Category Archives: Volume 47(1) 2007

Clavarioid fungi of the Urals. II. The nemoral zone

Authors: Shiryaev, Anton G.
Journal: Karstenia, Volume 47 (2007), Issue 1, pages 5-16.
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Key words: Aphyllophorales, Basidiomycetes, clavarioid fungi, distribution, nemoral, relicts, Ural

Abstract: One hundred and eighteen clavarioid species are reported from the nemoral zone of the Ural Mts.. Eight of them, Ceratellopsis aculeata, C. terrigena, Lentaria corticola, Pistillaria quercicola, Ramaria broomei, R. lutea, R. subtilis and Typhula hyalina, are reported for the first time from Russia. The material consists of 1300 collections and observations, and according to these, the most frequent species are Clavulina cinerea, Macrotyphula juncea, Typhula erythropus, T. sclerotioides, T. uncialis and T. variabilis. These contain ca. 23 % of all observations, but only 5 % of all the species. In comparison with the boreal zone of the Urals, the nemoral zone consists less abundant species (1.7% / 14.6%) and more rare species (47.8% / 38.2%). Species like Clavulinopsis aurantiocinnabarina, Pistillaria quercicola, Ramaria broomei, R. lutea and Sparassis brevipes are considered to be relicts of Pliocen and Holocen periods. The most favorable habitats for the rare and relict species are discussed. The collecting sites are briefly described and descriptions of the new and rare species for Russia are given.

The assemblages of corticioid fungi (Basidiomycetes) in broadleaf-spruce forests in Belarusian Moraine Ridge physiographic province

Authors: Yurchenko, Eugene
Journal: Karstenia, Volume 47 (2007), Issue 1, pages 17-28.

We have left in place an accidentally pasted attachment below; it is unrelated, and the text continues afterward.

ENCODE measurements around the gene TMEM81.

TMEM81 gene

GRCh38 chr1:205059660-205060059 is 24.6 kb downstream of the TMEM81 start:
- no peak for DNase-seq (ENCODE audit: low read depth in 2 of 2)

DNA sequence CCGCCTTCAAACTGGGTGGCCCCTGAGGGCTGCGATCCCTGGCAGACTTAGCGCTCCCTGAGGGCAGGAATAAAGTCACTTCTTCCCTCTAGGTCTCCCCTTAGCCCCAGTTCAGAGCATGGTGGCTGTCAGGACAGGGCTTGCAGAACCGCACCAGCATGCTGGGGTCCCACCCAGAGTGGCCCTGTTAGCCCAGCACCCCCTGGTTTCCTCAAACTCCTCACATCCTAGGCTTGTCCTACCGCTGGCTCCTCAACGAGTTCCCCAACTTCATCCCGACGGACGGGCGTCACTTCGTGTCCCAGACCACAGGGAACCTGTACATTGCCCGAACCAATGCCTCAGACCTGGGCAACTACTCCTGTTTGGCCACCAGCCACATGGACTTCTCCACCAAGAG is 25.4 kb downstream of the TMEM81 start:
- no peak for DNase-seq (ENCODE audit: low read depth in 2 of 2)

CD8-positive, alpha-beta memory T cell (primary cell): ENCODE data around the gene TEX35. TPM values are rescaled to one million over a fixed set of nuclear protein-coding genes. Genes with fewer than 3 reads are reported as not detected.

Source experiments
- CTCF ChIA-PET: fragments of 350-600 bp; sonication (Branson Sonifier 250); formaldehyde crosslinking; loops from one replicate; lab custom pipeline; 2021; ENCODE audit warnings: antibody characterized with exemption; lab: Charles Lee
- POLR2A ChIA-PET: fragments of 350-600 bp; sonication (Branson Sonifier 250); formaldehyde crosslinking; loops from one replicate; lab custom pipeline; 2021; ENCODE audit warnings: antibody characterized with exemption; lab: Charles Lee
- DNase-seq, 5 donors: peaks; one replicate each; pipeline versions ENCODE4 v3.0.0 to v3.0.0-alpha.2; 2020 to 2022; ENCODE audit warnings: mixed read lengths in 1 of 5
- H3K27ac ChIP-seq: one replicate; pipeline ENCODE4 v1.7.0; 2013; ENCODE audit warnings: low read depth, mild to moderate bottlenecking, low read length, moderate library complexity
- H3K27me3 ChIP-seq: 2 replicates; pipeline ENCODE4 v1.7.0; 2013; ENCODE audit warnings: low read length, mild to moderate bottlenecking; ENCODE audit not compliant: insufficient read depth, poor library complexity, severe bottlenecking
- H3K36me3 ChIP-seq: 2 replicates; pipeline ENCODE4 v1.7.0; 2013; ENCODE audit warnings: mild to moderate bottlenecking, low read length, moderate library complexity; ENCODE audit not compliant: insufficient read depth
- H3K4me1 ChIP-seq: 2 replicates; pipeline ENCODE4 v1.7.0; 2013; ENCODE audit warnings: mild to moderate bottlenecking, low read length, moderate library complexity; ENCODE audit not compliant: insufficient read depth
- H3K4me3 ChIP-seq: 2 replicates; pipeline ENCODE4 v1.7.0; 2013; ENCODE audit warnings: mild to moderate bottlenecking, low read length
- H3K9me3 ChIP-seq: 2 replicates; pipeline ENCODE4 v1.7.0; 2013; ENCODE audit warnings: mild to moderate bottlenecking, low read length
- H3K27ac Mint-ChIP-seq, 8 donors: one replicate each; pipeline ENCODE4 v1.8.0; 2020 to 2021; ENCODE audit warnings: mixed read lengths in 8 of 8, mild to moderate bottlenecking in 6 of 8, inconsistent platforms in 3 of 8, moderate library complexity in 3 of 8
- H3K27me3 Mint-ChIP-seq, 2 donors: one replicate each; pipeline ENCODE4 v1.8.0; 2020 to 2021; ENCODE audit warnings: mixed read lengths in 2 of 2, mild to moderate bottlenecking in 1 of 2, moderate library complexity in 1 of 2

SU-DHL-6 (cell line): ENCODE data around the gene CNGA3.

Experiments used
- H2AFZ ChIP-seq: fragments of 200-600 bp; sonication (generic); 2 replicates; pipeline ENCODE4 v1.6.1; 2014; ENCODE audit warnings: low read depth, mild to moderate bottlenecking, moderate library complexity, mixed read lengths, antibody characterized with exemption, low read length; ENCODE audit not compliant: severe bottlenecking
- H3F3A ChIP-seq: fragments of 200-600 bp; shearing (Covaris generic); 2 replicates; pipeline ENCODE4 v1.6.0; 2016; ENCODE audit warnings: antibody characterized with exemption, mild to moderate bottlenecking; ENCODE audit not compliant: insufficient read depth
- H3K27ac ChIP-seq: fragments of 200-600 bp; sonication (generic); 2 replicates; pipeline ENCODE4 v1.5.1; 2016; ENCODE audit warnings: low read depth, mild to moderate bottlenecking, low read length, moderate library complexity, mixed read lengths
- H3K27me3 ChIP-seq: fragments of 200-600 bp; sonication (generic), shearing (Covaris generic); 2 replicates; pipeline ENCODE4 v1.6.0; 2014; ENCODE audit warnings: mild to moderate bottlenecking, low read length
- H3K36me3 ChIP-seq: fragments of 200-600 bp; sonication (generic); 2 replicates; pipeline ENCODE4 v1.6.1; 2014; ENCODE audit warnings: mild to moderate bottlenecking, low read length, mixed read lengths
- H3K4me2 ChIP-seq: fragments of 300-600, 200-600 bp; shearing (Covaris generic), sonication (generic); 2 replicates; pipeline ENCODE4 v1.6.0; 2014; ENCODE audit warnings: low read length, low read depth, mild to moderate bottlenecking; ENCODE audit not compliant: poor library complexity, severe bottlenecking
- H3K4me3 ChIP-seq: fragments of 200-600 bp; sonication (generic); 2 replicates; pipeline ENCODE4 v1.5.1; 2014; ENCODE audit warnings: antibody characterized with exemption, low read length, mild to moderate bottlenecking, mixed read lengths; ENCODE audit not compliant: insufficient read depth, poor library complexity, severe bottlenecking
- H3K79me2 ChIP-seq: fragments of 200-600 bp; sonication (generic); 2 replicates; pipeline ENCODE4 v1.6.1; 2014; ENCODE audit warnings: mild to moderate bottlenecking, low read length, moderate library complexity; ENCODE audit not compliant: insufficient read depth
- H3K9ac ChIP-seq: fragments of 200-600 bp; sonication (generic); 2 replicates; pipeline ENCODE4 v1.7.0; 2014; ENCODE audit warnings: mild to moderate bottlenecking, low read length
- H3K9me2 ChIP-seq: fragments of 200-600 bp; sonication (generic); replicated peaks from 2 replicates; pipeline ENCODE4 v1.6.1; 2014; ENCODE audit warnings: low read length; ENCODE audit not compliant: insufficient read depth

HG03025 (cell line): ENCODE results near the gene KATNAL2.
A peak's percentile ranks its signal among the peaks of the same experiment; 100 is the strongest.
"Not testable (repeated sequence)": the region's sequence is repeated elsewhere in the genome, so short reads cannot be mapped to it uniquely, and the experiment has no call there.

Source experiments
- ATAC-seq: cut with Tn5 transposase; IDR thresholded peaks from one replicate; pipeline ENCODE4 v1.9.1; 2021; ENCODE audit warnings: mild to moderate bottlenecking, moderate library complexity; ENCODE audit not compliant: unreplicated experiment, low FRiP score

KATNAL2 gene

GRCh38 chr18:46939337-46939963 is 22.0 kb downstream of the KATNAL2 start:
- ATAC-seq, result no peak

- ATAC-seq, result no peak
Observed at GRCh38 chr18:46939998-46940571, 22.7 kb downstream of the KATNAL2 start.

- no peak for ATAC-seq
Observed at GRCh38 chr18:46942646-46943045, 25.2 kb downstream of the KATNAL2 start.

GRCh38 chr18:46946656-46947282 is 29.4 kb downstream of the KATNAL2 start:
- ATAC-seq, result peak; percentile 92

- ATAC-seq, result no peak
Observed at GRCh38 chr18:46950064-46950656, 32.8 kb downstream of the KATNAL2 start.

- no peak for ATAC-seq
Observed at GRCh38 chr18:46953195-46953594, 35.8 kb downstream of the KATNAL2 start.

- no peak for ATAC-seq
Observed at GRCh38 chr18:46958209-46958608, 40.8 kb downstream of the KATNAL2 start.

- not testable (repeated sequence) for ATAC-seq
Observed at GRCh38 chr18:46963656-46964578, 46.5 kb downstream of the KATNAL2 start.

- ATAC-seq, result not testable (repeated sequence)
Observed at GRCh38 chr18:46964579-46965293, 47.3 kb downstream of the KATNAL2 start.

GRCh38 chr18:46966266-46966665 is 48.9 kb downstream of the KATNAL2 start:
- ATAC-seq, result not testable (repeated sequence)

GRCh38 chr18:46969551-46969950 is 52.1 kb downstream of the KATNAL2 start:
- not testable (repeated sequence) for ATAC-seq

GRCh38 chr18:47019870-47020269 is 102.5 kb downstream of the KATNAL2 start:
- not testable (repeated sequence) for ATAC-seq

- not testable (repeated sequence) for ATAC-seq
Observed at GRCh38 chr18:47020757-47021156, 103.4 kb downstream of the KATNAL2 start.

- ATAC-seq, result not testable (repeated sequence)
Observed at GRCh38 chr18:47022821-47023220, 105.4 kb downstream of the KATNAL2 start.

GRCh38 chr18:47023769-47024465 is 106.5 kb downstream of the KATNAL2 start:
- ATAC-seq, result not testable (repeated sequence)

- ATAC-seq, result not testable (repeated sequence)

Full text: PDF
Key words: cluster analysis, Corticiaceae s.l., Querco-Piceetum, sample plot

Abstract: Inventories of corticioid fungi (Basidiomycetes) were carried out on four permanent 400 m2 sample plots scattered over Belarusian Moraine Ridge. Selected coenoses belong to boreonemoral vegetation zone and the forests are dominated by spruce, aspen and oak, of Oxalis and Aegopodium types. The number of corticioid fungi in these forests was in average 37 species, which permits to evaluate Querco-Piceetum as the most species-rich forest type. The largest genera were Hyphodontia (5–7 species per plot) and Peniophora (3–4 species, respectively). In general, the more dead wood was produced by a host the higher was the number of fungal species inhabiting it. In this study spruce plays a minor role as a host for corticioid fungi (in boreonemoral forests), harbouring only a few species. Cluster analyses demonstrated that structure of fungal assemblages is dependent on the type of plant association, and in several cases also on geographical distance between the study sites.